Increasingly the largest firms’ business is financial, including large banks, non-bank financial conglomerates, and financialized operations of non-financial firms. Thus, trade agreements preferentially accommodate large firms’ financial requirements over local and national interests.

    Had the gov’t and Fed not borrowed and printed trillions of dollars in 2009-14, the largest commercial US and foreign banks in the US would have collapsed and been liquidated. The bailout of the banks to permit them to continue to conduct their hedge fund-like activities is a form of socialism, i.e., rentier socialism.

    Given the economic and financial stakes of such large, far-flung enterprises and the colossal share of the world’s resources required to sustain the international operations, these firms require assurance of security to protect vital resource supplies, shipping lanes, and ensure friendly leaders are in place abroad. A large, global military force and supporting superstructure is required.

    Thus, the largest corporations’ operations have become increasingly international and financial, i.e., imperial and rentier, and dependent upon a large international military force, i.e., militarist, resulting in what might be described as a militarist-imperialist, rentier corporate-state.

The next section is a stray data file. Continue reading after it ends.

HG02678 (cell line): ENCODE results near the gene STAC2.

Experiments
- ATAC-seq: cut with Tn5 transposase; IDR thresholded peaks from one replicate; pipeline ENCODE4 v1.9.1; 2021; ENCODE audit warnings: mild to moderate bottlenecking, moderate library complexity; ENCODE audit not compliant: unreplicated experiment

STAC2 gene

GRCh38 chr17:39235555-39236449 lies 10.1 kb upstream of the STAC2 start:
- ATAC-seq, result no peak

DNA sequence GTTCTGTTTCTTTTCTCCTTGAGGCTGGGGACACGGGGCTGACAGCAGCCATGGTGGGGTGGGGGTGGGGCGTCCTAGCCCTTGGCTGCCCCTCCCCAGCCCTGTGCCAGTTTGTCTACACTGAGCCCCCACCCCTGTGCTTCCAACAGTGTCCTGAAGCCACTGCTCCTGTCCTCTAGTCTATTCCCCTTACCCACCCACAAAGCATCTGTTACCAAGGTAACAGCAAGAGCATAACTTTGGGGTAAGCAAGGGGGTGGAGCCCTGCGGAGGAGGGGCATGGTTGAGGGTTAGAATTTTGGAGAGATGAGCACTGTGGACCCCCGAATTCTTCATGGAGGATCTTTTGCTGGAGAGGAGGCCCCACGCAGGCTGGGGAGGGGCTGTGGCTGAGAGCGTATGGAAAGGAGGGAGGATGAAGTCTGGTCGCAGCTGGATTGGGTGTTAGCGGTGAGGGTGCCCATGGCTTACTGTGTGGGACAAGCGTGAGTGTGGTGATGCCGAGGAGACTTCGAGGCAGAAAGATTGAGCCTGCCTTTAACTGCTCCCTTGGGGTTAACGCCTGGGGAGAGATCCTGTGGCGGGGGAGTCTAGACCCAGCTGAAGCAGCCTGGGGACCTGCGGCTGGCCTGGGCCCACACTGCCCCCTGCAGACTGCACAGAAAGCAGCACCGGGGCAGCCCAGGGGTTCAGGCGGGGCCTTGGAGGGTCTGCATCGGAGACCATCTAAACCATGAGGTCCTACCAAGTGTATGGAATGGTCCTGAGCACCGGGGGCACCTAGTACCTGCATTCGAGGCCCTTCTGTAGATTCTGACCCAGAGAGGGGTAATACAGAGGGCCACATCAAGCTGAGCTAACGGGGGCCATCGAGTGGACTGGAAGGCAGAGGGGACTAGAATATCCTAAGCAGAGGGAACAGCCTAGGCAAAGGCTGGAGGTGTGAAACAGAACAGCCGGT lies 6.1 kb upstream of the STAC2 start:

The plutocracy is not emergent; it has existed in evolving form and membership since as long ago as the 1820s-30s. The plutocratic caste members are largely internationalists and thus hold no particular self-identification or allegiance to a nation-state or to “the people”/the masses and their needs and concerns. They receive income overwhelmingly disproportionately from rentier sources, not from productive activities.

    Summarizing, the US is a militarist-imperialist, rentier-socialist corporate-state owned by the rentier-plutocrat Power Elite top 0.001%, who are internationalists with little or no self-identification or allegiance to the US nation-state nor any sense of obligation to the mass population’s interests and needs.

    Finally, economics is politics. War is the extension of politics with other means. War is the business of empire, and war is good business for imperialists.